A Series of Small Maneuvers

Eliot Treichel (Author)
Available

Description

For 15-year-old Emma Wilson, everything is changing. Uncomfortable at home and in school, Emma's growing up, and feels isolated from her friends and family. Things go from bad to unfathomably worse when Emma inadvertently causes an accident that kills her increasingly distant father on a spring break canoe trip meant to bring them closer together.

Suddenly, Emma's efforts to reconcile with her father as a parent and a person have to happen without him, and she must confront her guilt and her grief to begin moving forward. With the help of river rats, ranch hands, and her horse, Magic, Emma finds strength in herself as she and her family navigate their reentry into "normal" life.

Product Details

Price
$14.95  $13.75
Publisher
Ooligan Press
Publish Date
November 01, 2015
Pages
300
Dimensions
5.5 X 0.5 X 8.4 inches | 0.7 pounds
Language
English
Type
Paperback
EAN/UPC
9781932010794

Earn by promoting books

Earn money by sharing your favorite books through our Affiliate program.

Become an affiliate

About the Author

Eliot Treichel is a native of Wisconsin who now lives in Eugene, Oregon. His first book, Close Is Fine, is the winner of the Wisconsin Library Association Literary Award. His fiction and creative nonfiction have appeared in Beloit Fiction Journal, CutBank, Passages North, Southern Indiana Review, and Hawai'i Pacific Review. He's also written for Canoe & Kayak, Paddler, and Eugene Magazine. For more information, visit his website at www.eliottreichel.com.

Reviews

After her father s death, stemming from an accident while exploring the remote Rio Tinto in New Mexico, 15-year-old Emma Wilson travels alone through rapids and dangerous temperatures to safety. But even at home with her grieving mother and younger sister, Emma cannot find peace after an incident she takes responsibility for ( Please don t ever tell me that accidents just happen ), no matter what her family and the police say. Treichel (Close Is Fine) switches between Emma s past and present, recounting her memories of an emotional and contradictory father on the verge of divorce, her time on the river, and her difficult readjustment to school and friends, all while focusing on language that underlines the beauty of the natural world instilled in Emma by her father ( The early morning light was the color of ripe peaches ). While technical descriptions of canoeing and camping may stymie outdoor novices, Treichel s realistic and compelling characterization of Emma highlights a maturity into adulthood that offers no easy solutions to the difficulties of grief, but celebrates the best of her family. Ages 12 up."

Treichel s realistic and compelling characterization of Emma highlights a maturity into adulthood that offers no easy solutions to the difficulties of grief, but celebrates the best of her family."

I'd go so far as to say it's one of the best books I've read this year, in any genre.--Melanie Bishop

After her father s death, stemming from an accident while exploring the remote Rio Tinto in New Mexico, 15-year-old Emma Wilson travels alone through rapids and dangerous temperatures to safety. But even at home with her grieving mother and younger sister, Emma cannot find peace after an incident she takes responsibility for ( Please don t ever tell me that accidents just happen ), no matter what her family and the police say. Treichel (Close Is Fine) switches between Emma s past and present, recounting her memories of an emotional and contradictory father on the verge of divorce, her time on the river, and her difficult readjustment to school and friends, all while focusing on language that underlines the beauty of the natural world instilled in Emma by her father ( The early morning light was the color of ripe peaches ). While technical descriptions of canoeing and camping may stymie outdoor novices, Treichel s realistic and compelling characterization of Emma highlights a maturity into adulthood that offers no easy solutions to the difficulties of grief, but celebrates the best of her family. Ages 12 up.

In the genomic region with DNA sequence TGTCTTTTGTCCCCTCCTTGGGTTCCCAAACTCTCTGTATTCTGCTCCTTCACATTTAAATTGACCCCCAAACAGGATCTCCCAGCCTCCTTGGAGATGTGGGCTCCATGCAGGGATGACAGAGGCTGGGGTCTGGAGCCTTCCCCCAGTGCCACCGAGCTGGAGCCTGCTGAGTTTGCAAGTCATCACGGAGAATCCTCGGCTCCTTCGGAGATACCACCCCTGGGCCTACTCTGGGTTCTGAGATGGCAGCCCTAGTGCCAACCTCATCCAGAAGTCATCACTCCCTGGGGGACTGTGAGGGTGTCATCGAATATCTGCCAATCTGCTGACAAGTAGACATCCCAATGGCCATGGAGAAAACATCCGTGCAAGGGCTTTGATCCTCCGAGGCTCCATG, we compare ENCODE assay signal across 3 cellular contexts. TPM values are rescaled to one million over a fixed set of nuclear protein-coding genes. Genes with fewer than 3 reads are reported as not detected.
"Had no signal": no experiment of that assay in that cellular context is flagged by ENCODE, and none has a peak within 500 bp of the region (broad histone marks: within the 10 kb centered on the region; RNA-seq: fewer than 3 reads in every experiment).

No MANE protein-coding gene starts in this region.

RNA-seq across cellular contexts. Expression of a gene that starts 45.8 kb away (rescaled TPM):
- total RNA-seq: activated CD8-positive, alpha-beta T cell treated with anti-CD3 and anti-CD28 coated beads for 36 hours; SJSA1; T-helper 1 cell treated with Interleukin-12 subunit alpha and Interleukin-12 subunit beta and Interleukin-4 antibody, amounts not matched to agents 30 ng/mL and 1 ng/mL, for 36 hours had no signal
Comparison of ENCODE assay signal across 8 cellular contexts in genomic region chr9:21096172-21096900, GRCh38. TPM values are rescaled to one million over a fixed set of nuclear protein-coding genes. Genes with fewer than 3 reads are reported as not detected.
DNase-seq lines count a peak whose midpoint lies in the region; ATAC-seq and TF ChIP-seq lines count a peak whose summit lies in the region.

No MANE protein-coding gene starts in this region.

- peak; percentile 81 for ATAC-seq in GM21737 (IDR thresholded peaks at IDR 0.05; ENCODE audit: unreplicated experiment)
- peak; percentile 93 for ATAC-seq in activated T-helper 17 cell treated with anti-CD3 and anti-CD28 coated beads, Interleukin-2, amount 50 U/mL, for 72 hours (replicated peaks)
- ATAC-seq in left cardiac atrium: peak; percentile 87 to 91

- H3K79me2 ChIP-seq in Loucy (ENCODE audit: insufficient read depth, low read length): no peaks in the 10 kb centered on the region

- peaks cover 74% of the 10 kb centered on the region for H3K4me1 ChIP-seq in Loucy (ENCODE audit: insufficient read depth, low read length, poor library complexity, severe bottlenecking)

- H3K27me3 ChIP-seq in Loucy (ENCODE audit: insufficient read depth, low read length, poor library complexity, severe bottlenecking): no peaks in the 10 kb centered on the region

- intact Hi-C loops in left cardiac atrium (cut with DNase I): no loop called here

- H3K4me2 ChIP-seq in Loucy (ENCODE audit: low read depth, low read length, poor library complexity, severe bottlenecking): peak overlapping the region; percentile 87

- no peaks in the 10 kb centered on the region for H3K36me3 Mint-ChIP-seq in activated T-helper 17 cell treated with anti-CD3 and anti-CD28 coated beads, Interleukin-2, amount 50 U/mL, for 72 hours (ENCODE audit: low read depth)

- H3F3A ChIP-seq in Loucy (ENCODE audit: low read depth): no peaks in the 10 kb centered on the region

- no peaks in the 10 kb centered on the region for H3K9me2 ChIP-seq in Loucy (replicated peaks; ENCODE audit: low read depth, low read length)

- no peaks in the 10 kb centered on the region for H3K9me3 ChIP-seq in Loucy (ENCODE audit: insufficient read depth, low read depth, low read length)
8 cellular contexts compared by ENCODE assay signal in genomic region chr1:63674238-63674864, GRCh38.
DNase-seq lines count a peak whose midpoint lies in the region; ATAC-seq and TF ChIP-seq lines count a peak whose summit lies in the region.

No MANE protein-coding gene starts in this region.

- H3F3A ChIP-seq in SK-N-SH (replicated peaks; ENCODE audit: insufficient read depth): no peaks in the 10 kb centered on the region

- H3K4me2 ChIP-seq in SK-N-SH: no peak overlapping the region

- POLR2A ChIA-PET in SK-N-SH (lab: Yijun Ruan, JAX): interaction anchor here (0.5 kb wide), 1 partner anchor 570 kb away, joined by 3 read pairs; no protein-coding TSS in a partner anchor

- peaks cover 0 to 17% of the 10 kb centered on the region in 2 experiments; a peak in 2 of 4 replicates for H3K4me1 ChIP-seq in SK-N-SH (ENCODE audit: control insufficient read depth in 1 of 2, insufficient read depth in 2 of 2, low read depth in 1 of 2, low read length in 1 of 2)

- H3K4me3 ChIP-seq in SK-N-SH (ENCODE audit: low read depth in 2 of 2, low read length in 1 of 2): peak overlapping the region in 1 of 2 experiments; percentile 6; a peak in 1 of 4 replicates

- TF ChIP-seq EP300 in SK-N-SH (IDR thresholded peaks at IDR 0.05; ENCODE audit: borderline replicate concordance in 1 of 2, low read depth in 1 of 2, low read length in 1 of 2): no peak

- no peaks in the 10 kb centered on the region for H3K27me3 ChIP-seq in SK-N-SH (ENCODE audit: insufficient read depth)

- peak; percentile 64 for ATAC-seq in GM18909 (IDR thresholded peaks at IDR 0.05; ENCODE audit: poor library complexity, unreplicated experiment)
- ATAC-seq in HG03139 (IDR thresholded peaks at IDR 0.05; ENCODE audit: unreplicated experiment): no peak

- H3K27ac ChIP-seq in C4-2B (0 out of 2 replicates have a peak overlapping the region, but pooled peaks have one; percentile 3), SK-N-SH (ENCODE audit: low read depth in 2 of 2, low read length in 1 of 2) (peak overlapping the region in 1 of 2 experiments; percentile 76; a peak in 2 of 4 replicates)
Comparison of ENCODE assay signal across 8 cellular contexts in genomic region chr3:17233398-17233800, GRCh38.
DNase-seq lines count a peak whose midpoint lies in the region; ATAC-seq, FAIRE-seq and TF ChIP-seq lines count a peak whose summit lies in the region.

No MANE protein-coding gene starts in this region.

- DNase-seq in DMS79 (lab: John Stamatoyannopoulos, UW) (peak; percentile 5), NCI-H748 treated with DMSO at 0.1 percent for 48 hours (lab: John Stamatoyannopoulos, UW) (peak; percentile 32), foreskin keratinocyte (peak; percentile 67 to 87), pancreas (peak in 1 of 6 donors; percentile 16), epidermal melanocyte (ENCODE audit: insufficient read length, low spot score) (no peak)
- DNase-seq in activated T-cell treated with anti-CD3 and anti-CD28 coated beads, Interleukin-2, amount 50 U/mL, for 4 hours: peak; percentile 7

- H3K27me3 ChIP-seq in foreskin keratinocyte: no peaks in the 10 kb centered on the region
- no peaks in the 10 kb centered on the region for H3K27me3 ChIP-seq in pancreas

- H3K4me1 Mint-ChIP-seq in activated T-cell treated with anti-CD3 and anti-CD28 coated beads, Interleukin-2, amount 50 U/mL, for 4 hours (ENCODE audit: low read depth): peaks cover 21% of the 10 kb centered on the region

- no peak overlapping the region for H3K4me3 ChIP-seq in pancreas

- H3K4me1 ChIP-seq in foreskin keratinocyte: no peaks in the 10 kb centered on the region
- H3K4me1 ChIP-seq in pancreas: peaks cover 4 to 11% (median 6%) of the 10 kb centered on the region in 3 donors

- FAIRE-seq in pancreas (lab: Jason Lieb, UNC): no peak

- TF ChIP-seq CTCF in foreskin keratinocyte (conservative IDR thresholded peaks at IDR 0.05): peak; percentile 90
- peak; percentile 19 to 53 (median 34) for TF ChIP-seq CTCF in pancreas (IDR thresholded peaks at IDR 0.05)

"

I'd go so far as to say it's one of the best books I've read this year, in any genre.

--Melanie Bishop

Treichel s realistic and compelling characterization of Emma highlights a maturity into adulthood that offers no easy solutions to the difficulties of grief, but celebrates the best of her family.

"
Winner of the 2017 Oregon Book Awards Reader's Choice Award

After her father's death, stemming from an accident while exploring the remote Rio Tinto in New Mexico, 15-year-old Emma Wilson travels alone through rapids and dangerous temperatures to safety. But even at home with her grieving mother and younger sister, Emma cannot find peace after an incident she takes responsibility for ("Please don't ever tell me that accidents just happen"), no matter what her family and the police say. Treichel (Close Is Fine) switches between Emma's past and present, recounting her memories of an emotional and contradictory father on the verge of divorce, her time on the river, and her difficult readjustment to school and friends, all while focusing on language that underlines the beauty of the natural world instilled in Emma by her father ("The early morning light was the color of ripe peaches"). While technical descriptions of canoeing and camping may stymie outdoor novices, Treichel's realistic and compelling characterization of Emma highlights a maturity into adulthood that offers no easy solutions to the difficulties of grief, but celebrates the best of her family. Ages 12-up.


Treichel's realistic and compelling characterization of Emma highlights a maturity into adulthood that offers no easy solutions to the difficulties of grief, but celebrates the best of her family.


Winner of the 2017 Oregon Book Awards Readers' Choice Award